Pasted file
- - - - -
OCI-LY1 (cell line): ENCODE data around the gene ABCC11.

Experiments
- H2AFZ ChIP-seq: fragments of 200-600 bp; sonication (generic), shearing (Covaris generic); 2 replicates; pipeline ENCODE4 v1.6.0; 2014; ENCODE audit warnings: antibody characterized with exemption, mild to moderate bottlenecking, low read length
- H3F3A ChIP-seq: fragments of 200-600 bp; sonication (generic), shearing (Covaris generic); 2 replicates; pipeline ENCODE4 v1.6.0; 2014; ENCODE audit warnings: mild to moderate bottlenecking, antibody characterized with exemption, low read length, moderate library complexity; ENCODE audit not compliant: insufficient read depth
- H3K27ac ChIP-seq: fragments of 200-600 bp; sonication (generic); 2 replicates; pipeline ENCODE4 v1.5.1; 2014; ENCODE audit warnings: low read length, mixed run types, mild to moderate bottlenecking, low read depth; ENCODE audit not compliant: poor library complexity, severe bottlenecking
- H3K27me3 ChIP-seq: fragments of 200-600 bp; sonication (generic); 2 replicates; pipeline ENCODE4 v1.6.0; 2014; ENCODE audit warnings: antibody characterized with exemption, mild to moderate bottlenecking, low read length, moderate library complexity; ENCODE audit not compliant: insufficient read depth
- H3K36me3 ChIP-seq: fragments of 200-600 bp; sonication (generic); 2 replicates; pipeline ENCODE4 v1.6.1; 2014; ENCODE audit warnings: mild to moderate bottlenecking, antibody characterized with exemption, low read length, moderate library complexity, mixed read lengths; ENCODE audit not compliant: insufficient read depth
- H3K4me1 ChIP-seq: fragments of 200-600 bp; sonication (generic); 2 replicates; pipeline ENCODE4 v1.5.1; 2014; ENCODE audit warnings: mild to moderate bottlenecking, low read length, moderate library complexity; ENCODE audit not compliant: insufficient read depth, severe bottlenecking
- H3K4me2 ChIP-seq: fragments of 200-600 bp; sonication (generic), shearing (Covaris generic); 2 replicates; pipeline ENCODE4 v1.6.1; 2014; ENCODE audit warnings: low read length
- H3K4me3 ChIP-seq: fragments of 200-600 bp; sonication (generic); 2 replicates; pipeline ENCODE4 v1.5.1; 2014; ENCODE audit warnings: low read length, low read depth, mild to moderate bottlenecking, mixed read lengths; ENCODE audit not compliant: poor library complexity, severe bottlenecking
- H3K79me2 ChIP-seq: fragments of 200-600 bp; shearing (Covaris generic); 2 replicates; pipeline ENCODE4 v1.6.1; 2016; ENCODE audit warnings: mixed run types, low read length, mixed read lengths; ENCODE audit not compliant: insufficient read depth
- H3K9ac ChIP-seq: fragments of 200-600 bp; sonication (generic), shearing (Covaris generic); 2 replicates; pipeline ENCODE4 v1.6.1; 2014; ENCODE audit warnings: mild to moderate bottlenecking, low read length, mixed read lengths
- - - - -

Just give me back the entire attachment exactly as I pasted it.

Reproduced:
OCI-LY1 (cell line): ENCODE data around the gene ABCC11.

Experiments
- H2AFZ ChIP-seq: fragments of 200-600 bp; sonication (generic), shearing (Covaris generic); 2 replicates; pipeline ENCODE4 v1.6.0; 2014; ENCODE audit warnings: antibody characterized with exemption, mild to moderate bottlenecking, low read length
- H3F3A ChIP-seq: fragments of 200-600 bp; sonication (generic), shearing (Covaris generic); 2 replicates; pipeline ENCODE4 v1.6.0; 2014; ENCODE audit warnings: mild to moderate bottlenecking, antibody characterized with exemption, low read length, moderate library complexity; ENCODE audit not compliant: insufficient read depth
- H3K27ac ChIP-seq: fragments of 200-600 bp; sonication (generic); 2 replicates; pipeline ENCODE4 v1.5.1; 2014; ENCODE audit warnings: low read length, mixed run types, mild to moderate bottlenecking, low read depth; ENCODE audit not compliant: poor library complexity, severe bottlenecking
- H3K27me3 ChIP-seq: fragments of 200-600 bp; sonication (generic); 2 replicates; pipeline ENCODE4 v1.6.0; 2014; ENCODE audit warnings: antibody characterized with exemption, mild to moderate bottlenecking, low read length, moderate library complexity; ENCODE audit not compliant: insufficient read depth
- H3K36me3 ChIP-seq: fragments of 200-600 bp; sonication (generic); 2 replicates; pipeline ENCODE4 v1.6.1; 2014; ENCODE audit warnings: mild to moderate bottlenecking, antibody characterized with exemption, low read length, moderate library complexity, mixed read lengths; ENCODE audit not compliant: insufficient read depth
- H3K4me1 ChIP-seq: fragments of 200-600 bp; sonication (generic); 2 replicates; pipeline ENCODE4 v1.5.1; 2014; ENCODE audit warnings: mild to moderate bottlenecking, low read length, moderate library complexity; ENCODE audit not compliant: insufficient read depth, severe bottlenecking
- H3K4me2 ChIP-seq: fragments of 200-600 bp; sonication (generic), shearing (Covaris generic); 2 replicates; pipeline ENCODE4 v1.6.1; 2014; ENCODE audit warnings: low read length
- H3K4me3 ChIP-seq: fragments of 200-600 bp; sonication (generic); 2 replicates; pipeline ENCODE4 v1.5.1; 2014; ENCODE audit warnings: low read length, low read depth, mild to moderate bottlenecking, mixed read lengths; ENCODE audit not compliant: poor library complexity, severe bottlenecking
- H3K79me2 ChIP-seq: fragments of 200-600 bp; shearing (Covaris generic); 2 replicates; pipeline ENCODE4 v1.6.1; 2016; ENCODE audit warnings: mixed run types, low read length, mixed read lengths; ENCODE audit not compliant: insufficient read depth
- H3K9ac ChIP-seq: fragments of 200-600 bp; sonication (generic), shearing (Covaris generic); 2 replicates; pipeline ENCODE4 v1.6.1; 2014; ENCODE audit warnings: mild to moderate bottlenecking, low read length, mixed read lengths